Spring 2014 Colloquium at MIIS
The Global Problems and Solutions Colloquium is an unambiguous demonstration of the Monterey model for transformative professional education serving graduate students across the GSIPM degree programs. As we start a new year together, we are pleased to share an update from Professor Robert Rogowsky. As you may know, this year’s Colloquium is focused on Economic Diplomacy and Statecraft. The Colloquium is a semester-long course and guest speaker series that brings the world’s leading practitioners directly to the classroom. For special events and course participation questions, please contact GSIPM Special Programs Manager Erina McWilliam-Lopez via: firstname.lastname@example.org.
I will be leading the 2014 Colloquium and hosting a series of high-profile guest speakers in the classroom to capture themes in international commerce and foreign policy that cross several degree paths at the Institute including peacekeeping and nonproliferation, commercial diplomacy, environment, development, localization, and trade. Students pursuing various career paths will have the opportunity to come together and explore issues surrounding economic statecraft with some of the most renowned scholars and practitioners working in the field of economic diplomacy.
Economic statecraft is at the heart of American international relations and foreign policy. It is, indeed, at the heart foreign policy for virtually all nations. With this in mind, the Spring 2014 Colloquium Course–Economic Statecraft and Diplomacy–offers a superb opportunity to study of the most pressing and challenging issues facing the world today.
We live in an increasingly integrated global marketplace dominated by transnational commercial systems: transnational corporations, deep trading agreements, long supply chains, international unions, global NGOs, international standard setting bodies. Foreign policy, national security, and hegemonic power strategies are increasingly tied to economic capabilities and interests. Territorial conflicts, such as in the South China Sea, are based on fishing and oil drilling rights. The Ukrainian crisis is a deep philosophical struggle based on whether to join an EU-FTA versus the Russian dominated Customs Union of Belarus, Kazakhstan and Russia. Governance in this complex G-Zero world depends on economic diplomacy and highly sophisticated commercial and economic statecraft. Economic tools such as sanctions, subventions, and trading arrangements are the foundation of modern power. As governing structures continue evolve over the next decade, economic diplomacy will be the key to avoiding military conflict.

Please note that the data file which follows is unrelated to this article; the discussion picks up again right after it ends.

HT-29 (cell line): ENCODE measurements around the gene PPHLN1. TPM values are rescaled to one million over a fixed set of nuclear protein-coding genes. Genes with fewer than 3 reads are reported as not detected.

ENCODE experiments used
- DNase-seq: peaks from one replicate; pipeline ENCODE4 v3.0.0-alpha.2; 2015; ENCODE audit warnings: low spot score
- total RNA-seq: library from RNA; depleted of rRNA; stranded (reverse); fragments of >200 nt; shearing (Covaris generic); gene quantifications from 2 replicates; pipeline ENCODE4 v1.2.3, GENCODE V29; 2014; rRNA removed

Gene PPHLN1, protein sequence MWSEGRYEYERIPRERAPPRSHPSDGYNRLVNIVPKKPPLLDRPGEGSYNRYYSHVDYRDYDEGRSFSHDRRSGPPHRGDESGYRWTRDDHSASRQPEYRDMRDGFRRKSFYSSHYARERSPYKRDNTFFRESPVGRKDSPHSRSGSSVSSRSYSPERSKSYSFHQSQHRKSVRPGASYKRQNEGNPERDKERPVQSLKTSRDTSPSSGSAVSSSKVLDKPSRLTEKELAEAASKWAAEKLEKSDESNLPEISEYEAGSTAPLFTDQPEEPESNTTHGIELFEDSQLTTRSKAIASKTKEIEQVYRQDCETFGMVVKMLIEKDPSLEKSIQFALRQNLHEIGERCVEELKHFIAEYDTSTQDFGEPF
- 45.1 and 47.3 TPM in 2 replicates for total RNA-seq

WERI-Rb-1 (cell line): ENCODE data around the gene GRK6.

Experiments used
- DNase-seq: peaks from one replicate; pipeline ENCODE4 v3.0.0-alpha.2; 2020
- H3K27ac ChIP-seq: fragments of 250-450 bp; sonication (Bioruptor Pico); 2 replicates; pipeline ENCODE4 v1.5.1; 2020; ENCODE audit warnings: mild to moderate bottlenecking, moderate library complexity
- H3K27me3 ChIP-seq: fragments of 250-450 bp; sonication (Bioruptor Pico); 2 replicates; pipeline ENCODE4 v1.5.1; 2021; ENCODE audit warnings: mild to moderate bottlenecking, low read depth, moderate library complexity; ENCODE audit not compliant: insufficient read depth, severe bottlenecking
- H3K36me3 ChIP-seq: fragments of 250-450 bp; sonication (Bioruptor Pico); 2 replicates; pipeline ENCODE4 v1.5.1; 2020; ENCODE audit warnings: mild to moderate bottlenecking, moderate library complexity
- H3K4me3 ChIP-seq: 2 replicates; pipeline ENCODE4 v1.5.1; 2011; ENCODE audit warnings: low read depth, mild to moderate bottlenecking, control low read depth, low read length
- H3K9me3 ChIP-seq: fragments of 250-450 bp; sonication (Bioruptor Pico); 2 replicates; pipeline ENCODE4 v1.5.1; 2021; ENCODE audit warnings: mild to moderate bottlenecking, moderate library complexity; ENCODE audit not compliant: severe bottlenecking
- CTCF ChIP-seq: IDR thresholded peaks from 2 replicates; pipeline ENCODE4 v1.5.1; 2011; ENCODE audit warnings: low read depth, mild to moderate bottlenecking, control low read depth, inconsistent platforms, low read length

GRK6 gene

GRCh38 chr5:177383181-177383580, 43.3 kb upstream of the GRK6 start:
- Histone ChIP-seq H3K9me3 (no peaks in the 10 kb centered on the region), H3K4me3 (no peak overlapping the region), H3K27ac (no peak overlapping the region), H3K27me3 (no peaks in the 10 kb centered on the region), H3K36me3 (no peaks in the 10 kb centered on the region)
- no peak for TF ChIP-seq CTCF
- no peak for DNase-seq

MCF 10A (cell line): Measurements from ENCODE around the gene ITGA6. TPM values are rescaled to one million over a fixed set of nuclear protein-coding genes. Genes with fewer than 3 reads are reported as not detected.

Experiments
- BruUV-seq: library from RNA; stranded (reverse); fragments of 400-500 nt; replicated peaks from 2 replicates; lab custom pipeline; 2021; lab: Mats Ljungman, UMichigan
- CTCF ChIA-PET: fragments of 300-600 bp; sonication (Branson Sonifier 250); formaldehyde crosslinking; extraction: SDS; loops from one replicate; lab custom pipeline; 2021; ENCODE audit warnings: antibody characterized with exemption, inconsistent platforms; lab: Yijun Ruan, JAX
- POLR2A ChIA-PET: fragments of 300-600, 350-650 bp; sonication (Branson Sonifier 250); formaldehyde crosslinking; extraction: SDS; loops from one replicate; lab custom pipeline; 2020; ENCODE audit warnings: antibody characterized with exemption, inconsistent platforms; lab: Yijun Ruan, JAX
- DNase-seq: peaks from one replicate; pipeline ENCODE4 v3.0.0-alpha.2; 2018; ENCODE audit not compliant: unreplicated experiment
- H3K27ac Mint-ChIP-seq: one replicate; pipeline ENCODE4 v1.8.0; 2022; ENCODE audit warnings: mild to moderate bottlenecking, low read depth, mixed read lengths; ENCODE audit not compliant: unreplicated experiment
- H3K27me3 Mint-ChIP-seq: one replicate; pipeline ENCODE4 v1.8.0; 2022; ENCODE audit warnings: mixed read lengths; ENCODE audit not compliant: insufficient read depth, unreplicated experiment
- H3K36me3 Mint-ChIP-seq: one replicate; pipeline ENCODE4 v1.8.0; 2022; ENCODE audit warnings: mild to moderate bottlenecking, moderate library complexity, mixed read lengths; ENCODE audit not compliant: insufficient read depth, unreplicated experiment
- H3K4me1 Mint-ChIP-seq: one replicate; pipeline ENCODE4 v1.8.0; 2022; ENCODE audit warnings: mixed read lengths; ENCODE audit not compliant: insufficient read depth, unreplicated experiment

Scheduled speakers include (click links to view media coverage and biographic details):
Professor Evan Hillebrand, Patterson School of Diplomacy and International Commerce, University of Kentucky.
Rufus Yerxa, former Deputy Director, WTO.
Demetrios Marantos, former Deputy USTR, Senior Counsel, Square Inc.
Sean Thornton, Senior Counsel, Financial Regulatory Enforcement, Skadden Arps; Former Chief Counsel, U.S. Dept of Treasury Office of Foreign Assets Control (OFAC).
Don Lewis, (Stanford Law School). Click here to recent latest media coverage.
Steve Pifer, Director, Arms Control and Non-Proliferation Initiative, Brookings Institute.
Ann Rollins, Director of Government Relations at Apple Inc.
Jennifer Sanford, Senior Manager, International Trade & Energy Policy at Cisco, Inc
Skip Jones, Deputy Assistant Secretary for Trade Agreements and Compliance, Department of Commerce.
Dr. Shusong Ba, Deputy Director General of Financial Research Institute at the State Council of China, and Chief Economist of China Banking Association. Currently Senior Visiting Scholar at the Columbia Business School.
Jeri Jensen, Consultant to the Millenium Challenge Corp. and Senior Partner in Business Driven Development.
Dennis Fleming, Director of the Niger Project, Chevron Corp. Click here to view related news.
Francis Fukuyama, Olivier Nomellini Senior Fellow at the Freeman Spogli Institute for International Studies (FSI), and a resident in FSI’s Center on Democracy, Development, and the Rule of Law.
Throughout the semester, the Colloquium will hold a select number of speaker receptions offering students an opportunity to network with guest presenters. Registered students will also have the opportunity to interact with speakers through classroom discussion.
How to register: The course can be taken this spring as a course or seminar for 2 or 4* credits. Classes will meet from 6-9pm on Mondays in room MG102*. Register for IPSG 9593 – A with CRN: 20553. *Seminar credits require a supplemental deliverable as described in course syllabus.
We hope to see many of you join us for another excellent Colloquium series!
Please share this opportunity with your networks – we thank you in advance for spreading the word!